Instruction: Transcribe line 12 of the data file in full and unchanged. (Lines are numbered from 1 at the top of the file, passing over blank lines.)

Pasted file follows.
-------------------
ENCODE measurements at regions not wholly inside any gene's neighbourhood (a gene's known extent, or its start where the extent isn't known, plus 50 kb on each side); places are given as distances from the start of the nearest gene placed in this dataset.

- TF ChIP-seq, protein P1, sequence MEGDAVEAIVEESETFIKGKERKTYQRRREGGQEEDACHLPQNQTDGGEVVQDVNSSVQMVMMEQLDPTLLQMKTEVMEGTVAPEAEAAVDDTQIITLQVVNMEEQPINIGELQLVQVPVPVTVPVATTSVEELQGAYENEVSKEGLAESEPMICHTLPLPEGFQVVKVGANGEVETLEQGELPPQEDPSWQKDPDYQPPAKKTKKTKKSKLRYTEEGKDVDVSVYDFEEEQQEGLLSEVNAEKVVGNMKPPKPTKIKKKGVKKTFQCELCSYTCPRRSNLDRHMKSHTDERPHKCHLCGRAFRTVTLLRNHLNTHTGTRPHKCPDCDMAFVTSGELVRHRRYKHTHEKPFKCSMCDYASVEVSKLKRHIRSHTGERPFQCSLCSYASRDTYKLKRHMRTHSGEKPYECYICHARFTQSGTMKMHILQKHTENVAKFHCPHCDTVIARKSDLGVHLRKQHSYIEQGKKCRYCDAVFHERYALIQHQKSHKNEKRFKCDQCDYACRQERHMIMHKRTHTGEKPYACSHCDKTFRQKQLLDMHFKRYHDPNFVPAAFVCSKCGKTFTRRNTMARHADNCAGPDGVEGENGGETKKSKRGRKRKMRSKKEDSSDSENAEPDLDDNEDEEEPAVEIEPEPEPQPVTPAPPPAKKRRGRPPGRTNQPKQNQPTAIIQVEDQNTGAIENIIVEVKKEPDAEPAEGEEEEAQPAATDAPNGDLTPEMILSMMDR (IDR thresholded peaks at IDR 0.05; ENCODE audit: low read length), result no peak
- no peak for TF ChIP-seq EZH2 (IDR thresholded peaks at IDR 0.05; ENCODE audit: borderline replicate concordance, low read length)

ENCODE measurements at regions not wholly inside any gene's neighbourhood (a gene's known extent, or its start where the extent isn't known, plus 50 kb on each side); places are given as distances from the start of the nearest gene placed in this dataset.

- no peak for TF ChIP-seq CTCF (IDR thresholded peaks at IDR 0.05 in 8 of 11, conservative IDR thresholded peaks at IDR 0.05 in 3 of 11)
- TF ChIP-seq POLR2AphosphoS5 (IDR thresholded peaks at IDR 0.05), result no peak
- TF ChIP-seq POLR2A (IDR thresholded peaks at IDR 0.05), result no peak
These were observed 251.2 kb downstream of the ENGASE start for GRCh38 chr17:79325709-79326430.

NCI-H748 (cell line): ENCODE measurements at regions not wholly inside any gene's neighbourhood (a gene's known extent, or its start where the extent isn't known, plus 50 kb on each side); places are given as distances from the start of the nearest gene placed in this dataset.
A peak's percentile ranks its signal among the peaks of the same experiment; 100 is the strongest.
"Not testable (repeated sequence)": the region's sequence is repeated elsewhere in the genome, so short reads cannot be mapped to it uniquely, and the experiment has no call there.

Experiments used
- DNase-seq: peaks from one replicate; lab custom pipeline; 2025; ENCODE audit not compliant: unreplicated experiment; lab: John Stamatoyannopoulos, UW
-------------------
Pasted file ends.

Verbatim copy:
Experiments used